The FCC yesterday acted to resolve the proceeding begun a year ago (see our article here) to eliminate the rule that prevented an FM or TV broadcaster from denying space to a competing broadcaster on a broadcast tower that it controls. As expected, that rule was eliminated by an order to become effective when it is published in the Federal Register (as it adopts no new paperwork requirements, review under the Paperwork Reduction Act which so often delays the effective date of FCC actions is not required). This rule was initially adopted 75 years ago and, in the past, it had been seen as a way to ensure that a broadcaster could not, by withholding access to a unique tower site that the existing broadcaster controlled, foreclose a new competing station from coming on the air.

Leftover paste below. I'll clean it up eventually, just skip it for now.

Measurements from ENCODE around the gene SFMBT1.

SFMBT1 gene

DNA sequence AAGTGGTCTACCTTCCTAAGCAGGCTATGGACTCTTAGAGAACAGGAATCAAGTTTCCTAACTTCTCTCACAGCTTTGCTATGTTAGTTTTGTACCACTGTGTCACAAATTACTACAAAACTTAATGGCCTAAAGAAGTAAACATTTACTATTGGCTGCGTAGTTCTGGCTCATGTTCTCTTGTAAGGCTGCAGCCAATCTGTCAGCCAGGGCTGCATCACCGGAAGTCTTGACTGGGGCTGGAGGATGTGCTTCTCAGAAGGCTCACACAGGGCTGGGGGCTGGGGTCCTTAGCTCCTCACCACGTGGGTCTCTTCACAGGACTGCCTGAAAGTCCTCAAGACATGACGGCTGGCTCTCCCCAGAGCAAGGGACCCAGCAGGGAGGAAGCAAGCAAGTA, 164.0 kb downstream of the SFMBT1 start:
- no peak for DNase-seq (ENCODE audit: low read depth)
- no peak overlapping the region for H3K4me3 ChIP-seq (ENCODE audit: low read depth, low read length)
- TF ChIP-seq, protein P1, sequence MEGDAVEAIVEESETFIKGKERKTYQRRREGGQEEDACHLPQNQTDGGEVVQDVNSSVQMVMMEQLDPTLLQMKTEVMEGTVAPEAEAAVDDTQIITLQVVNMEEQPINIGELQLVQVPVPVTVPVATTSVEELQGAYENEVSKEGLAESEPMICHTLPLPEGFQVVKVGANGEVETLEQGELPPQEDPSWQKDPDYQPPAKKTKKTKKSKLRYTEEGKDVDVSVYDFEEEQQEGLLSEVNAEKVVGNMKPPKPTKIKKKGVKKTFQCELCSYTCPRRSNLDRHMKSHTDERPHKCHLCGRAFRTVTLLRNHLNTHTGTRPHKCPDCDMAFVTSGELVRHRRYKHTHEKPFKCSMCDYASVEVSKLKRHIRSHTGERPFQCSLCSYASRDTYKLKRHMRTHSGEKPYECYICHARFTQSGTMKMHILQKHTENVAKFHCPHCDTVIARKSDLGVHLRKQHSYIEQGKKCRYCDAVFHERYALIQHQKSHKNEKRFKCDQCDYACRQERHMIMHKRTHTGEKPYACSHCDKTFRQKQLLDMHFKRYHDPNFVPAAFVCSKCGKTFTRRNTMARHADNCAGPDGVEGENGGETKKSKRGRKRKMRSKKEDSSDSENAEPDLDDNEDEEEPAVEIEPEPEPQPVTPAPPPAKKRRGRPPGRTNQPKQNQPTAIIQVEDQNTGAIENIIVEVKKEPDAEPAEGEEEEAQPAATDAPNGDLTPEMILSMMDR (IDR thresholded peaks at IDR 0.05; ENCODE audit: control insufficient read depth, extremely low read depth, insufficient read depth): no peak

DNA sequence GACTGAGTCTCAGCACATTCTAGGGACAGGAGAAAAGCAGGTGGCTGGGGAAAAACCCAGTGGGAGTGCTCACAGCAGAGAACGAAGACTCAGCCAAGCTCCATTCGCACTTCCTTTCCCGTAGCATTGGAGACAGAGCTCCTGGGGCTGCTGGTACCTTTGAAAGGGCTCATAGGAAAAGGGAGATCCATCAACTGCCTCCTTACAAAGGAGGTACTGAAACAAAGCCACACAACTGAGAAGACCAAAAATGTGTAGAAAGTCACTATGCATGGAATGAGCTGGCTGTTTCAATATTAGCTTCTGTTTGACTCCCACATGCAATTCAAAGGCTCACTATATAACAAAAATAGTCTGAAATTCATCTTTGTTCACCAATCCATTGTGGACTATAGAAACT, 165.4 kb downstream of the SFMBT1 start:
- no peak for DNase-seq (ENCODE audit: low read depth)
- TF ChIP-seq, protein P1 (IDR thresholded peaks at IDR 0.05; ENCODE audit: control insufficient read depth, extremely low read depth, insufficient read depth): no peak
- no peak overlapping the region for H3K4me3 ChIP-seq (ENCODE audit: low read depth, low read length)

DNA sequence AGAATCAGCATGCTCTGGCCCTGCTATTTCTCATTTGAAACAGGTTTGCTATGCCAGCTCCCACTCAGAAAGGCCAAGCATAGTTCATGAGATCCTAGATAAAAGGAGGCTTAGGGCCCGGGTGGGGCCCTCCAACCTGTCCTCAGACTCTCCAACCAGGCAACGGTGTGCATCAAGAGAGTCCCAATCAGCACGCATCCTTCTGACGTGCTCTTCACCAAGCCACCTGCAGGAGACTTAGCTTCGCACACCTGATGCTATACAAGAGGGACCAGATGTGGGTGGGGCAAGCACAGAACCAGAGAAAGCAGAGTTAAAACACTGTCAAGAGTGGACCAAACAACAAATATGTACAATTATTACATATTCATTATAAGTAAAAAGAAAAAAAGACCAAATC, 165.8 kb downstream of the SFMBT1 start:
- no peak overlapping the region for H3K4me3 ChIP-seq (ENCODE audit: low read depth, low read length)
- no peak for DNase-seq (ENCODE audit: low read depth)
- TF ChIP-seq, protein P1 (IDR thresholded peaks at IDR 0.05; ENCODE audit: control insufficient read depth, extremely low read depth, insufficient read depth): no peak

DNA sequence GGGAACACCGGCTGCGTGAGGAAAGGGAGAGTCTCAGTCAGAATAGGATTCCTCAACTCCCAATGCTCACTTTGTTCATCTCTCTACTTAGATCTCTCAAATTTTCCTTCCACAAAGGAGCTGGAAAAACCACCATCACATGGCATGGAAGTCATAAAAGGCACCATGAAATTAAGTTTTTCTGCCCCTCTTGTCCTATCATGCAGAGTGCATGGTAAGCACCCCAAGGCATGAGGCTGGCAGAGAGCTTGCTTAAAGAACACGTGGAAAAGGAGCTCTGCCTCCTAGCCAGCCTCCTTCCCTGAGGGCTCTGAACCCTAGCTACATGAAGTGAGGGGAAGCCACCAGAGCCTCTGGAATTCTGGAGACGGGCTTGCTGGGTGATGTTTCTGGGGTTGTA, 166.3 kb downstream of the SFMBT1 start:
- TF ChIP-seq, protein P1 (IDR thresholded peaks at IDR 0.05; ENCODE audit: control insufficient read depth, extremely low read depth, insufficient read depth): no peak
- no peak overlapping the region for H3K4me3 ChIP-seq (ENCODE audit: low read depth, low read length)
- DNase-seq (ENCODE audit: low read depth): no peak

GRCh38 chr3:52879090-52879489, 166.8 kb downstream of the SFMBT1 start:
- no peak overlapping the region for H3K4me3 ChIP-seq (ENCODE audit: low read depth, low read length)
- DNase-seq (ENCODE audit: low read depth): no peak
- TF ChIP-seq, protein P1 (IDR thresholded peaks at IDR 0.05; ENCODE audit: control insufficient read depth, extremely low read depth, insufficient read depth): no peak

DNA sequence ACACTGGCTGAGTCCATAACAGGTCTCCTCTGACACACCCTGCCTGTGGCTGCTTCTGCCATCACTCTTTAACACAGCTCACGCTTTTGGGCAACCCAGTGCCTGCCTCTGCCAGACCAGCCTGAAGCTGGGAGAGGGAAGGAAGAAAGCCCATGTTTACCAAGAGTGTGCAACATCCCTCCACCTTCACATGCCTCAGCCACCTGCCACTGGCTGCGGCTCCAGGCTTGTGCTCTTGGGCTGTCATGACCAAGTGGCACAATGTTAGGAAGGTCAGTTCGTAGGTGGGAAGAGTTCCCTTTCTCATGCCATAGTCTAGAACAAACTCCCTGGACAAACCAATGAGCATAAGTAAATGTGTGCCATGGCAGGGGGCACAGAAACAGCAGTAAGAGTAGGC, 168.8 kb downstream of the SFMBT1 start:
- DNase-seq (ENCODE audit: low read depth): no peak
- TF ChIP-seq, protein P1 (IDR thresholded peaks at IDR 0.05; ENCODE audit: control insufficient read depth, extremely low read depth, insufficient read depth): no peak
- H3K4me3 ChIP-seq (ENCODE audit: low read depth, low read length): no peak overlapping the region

The FCC justified its abolition of the rule by finding that there are many more towers now available to broadcasters than were available when this rule was first adopted, and most of these new towers are owned by companies that do not own broadcast stations and have no incentive to stop a new broadcast station from leasing space on their facilities. Also, the FCC noted that it is not the lack of access to tower space that limits the ability of potential broadcasters to launch new competitive stations in a market, but instead the lack of available spectrum in any community on which to operate a new FM or TV station.
Continue Reading FCC Eliminates Rule Requiring Broadcast Station Tower Owners to Give Access to Competing Stations